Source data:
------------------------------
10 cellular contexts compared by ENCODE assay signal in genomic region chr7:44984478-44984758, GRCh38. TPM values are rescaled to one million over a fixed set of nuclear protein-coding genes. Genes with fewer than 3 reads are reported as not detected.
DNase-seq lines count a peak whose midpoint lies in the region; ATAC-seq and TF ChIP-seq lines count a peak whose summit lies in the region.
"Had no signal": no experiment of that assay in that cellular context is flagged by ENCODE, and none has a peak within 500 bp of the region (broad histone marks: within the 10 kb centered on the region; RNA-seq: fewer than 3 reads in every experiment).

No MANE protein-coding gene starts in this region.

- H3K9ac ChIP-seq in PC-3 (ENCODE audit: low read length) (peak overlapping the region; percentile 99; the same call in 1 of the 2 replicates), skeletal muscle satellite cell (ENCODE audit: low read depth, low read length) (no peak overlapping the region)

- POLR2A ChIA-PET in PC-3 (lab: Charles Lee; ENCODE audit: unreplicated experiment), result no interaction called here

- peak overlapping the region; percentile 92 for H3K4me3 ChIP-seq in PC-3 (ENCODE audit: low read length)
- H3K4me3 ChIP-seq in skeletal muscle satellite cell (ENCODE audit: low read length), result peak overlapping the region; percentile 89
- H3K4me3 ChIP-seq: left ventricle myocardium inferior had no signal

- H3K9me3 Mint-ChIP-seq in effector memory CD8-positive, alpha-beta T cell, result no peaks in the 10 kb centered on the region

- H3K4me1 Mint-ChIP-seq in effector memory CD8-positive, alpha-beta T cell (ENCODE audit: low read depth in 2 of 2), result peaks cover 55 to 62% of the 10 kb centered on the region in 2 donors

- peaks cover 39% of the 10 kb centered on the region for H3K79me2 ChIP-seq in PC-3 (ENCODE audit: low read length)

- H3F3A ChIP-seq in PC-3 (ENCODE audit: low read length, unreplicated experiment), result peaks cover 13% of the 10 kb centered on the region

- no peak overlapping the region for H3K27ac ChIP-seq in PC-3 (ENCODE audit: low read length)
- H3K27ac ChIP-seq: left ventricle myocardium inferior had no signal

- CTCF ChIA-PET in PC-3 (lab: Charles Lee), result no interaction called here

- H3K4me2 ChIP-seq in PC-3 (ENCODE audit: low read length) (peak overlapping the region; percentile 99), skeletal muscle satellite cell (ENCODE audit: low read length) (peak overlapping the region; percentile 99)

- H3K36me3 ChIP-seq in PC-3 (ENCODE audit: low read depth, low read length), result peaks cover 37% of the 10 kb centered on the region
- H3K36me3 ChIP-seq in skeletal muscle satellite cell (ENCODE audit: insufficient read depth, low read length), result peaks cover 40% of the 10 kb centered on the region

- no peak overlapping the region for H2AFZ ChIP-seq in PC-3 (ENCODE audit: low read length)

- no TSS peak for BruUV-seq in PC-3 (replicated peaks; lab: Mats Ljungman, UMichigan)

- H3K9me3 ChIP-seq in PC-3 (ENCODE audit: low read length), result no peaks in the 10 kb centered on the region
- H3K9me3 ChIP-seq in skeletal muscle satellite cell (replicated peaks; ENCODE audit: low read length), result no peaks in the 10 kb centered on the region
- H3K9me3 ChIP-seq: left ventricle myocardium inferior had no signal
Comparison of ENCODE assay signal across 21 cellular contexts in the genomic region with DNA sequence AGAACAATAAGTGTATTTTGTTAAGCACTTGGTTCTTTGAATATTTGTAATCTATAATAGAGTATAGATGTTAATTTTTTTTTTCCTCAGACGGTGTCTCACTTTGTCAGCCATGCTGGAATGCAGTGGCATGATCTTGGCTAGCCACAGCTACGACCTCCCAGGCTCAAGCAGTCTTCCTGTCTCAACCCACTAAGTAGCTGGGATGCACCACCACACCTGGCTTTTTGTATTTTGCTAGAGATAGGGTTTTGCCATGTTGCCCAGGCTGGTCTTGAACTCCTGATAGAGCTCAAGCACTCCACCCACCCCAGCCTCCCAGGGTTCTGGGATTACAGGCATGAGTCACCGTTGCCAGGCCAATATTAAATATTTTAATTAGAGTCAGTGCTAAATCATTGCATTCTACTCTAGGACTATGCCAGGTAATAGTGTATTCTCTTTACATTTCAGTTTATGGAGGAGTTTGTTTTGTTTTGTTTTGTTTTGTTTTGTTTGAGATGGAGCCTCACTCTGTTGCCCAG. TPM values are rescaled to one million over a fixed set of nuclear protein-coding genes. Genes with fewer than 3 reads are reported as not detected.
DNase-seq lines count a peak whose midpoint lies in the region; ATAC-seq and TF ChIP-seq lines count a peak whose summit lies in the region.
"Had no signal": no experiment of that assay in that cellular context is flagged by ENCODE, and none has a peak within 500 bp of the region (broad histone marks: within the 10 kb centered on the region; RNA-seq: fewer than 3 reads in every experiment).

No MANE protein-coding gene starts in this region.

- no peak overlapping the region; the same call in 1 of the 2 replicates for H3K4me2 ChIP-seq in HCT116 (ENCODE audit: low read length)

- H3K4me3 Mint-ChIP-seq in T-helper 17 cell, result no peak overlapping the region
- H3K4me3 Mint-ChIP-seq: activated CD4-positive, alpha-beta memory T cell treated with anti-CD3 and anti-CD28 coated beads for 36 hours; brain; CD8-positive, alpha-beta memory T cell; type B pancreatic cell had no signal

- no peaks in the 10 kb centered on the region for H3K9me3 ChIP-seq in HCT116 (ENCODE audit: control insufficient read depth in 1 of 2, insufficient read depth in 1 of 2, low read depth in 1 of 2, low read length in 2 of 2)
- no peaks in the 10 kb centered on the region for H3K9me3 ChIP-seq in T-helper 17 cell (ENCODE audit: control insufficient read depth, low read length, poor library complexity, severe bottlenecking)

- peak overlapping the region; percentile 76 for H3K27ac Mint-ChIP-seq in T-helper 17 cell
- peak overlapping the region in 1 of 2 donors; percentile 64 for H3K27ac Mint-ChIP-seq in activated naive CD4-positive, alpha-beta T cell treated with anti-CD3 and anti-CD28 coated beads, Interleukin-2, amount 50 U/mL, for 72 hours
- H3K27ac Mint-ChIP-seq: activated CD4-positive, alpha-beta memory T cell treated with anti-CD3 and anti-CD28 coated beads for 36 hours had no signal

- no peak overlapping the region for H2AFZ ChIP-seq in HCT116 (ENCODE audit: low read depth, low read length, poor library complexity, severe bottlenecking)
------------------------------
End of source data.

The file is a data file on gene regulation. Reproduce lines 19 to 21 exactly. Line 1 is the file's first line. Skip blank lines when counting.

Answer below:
- H3K36me3 ChIP-seq in skeletal muscle satellite cell (ENCODE audit: insufficient read depth, low read length), result peaks cover 40% of the 10 kb centered on the region

- no peak overlapping the region for H2AFZ ChIP-seq in PC-3 (ENCODE audit: low read length)

- no TSS peak for BruUV-seq in PC-3 (replicated peaks; lab: Mats Ljungman, UMichigan)